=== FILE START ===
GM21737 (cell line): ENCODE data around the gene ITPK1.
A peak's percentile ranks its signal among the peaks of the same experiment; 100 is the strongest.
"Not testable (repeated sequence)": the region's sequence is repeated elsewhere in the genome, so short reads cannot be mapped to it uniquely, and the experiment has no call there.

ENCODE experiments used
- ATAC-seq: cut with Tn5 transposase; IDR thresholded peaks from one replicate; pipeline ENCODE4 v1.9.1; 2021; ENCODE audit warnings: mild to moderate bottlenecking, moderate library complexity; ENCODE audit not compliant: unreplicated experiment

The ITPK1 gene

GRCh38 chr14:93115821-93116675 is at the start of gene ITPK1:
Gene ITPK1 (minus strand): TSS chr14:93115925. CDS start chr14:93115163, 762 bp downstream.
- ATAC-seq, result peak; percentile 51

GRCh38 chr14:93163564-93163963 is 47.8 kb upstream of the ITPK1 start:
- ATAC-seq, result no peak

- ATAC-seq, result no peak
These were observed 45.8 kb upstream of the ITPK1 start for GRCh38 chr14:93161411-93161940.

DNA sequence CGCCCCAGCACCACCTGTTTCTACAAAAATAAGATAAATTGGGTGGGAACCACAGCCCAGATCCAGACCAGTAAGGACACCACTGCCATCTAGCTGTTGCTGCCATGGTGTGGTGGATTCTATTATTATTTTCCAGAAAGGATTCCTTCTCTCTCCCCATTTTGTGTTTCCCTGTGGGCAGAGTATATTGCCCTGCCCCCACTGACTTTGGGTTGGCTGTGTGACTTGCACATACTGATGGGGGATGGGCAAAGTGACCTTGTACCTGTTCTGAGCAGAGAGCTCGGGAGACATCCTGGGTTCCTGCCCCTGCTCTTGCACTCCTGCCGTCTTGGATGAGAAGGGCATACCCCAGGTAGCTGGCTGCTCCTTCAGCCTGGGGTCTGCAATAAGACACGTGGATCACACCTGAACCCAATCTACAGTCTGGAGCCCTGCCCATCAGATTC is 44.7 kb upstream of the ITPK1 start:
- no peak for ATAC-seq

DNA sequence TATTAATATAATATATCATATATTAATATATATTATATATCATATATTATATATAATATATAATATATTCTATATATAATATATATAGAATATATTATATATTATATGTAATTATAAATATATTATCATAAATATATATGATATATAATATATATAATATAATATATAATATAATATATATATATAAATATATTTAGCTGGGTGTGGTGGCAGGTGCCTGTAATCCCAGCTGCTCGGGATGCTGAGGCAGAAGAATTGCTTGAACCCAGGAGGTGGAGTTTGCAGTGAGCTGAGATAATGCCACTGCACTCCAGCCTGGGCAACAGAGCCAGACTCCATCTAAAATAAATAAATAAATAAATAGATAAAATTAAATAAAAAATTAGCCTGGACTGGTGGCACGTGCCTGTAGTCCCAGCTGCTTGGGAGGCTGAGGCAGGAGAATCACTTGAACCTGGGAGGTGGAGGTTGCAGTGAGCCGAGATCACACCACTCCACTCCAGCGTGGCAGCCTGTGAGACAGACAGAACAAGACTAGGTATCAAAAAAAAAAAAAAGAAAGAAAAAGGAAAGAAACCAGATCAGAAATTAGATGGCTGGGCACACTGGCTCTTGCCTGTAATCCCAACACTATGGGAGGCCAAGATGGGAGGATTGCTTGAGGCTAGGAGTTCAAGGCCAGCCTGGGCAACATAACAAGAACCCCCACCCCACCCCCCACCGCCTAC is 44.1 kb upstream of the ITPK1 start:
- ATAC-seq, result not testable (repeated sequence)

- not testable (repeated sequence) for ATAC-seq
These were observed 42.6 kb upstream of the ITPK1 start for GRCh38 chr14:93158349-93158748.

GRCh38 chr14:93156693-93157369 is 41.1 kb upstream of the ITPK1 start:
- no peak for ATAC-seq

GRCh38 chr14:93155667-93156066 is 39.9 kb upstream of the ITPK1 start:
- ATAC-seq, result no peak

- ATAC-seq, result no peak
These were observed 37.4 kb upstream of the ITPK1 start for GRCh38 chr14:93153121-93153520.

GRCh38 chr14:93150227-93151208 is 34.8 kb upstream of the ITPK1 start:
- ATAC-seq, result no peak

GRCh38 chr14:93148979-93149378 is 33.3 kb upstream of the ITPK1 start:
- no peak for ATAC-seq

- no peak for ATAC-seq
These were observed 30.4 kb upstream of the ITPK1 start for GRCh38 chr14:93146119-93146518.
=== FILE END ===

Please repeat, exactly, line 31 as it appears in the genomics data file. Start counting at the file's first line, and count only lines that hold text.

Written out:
These were observed 30.4 kb upstream of the ITPK1 start for GRCh38 chr14:93146119-93146518.